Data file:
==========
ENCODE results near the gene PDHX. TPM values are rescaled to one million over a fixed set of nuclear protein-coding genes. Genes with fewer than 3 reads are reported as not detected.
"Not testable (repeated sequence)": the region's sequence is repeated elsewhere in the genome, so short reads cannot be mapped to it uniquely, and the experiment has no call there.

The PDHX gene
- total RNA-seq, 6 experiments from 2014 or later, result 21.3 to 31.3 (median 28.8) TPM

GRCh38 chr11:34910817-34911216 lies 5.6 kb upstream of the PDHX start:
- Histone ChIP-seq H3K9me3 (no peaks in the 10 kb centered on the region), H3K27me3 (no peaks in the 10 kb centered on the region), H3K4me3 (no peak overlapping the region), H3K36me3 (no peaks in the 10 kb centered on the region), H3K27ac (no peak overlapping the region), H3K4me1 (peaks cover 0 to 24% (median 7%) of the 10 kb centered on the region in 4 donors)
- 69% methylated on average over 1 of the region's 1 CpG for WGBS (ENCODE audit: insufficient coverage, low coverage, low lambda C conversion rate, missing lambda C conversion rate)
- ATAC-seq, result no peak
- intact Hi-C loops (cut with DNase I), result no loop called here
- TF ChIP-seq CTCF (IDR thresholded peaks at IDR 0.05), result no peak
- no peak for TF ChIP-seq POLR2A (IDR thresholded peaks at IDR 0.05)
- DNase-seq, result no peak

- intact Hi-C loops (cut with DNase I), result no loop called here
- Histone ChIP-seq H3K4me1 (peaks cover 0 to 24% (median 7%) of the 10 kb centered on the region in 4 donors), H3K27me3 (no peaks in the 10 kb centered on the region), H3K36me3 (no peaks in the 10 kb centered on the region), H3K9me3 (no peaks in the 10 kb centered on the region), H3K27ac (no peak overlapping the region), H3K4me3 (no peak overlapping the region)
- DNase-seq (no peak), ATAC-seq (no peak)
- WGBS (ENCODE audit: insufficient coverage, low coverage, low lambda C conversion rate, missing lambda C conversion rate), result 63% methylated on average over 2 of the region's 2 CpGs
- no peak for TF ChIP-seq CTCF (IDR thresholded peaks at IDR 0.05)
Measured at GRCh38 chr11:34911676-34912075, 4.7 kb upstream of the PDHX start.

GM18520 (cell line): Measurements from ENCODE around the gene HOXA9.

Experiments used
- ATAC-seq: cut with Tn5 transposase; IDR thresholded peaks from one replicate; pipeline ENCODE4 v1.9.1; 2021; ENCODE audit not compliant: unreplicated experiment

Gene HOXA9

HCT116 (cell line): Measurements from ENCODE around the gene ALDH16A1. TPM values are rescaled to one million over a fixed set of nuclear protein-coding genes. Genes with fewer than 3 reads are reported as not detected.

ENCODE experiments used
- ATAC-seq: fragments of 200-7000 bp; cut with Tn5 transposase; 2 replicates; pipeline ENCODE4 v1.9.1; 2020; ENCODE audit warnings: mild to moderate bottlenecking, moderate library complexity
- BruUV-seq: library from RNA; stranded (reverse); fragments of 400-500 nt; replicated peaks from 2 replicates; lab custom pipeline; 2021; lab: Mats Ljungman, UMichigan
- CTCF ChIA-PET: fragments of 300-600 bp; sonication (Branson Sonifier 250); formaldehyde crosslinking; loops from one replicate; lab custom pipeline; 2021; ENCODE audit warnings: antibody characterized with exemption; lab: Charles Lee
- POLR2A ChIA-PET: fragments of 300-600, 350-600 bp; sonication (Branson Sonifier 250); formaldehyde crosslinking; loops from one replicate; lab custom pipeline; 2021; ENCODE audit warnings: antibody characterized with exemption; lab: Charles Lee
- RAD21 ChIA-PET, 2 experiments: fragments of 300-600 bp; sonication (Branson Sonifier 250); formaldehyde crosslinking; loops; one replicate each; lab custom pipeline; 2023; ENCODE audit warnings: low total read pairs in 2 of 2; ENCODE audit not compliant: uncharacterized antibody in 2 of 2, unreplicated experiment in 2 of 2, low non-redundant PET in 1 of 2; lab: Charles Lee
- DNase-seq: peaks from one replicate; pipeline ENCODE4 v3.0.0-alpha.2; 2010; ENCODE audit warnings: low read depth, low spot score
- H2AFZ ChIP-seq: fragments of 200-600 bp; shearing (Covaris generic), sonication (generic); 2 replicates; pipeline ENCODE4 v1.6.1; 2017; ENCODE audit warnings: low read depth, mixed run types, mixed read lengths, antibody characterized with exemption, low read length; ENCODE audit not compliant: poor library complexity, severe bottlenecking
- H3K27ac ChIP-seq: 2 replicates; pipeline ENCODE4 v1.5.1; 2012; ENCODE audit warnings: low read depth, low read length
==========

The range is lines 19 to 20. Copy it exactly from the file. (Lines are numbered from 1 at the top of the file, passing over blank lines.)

GM18520 (cell line): Measurements from ENCODE around the gene HOXA9.

Experiments used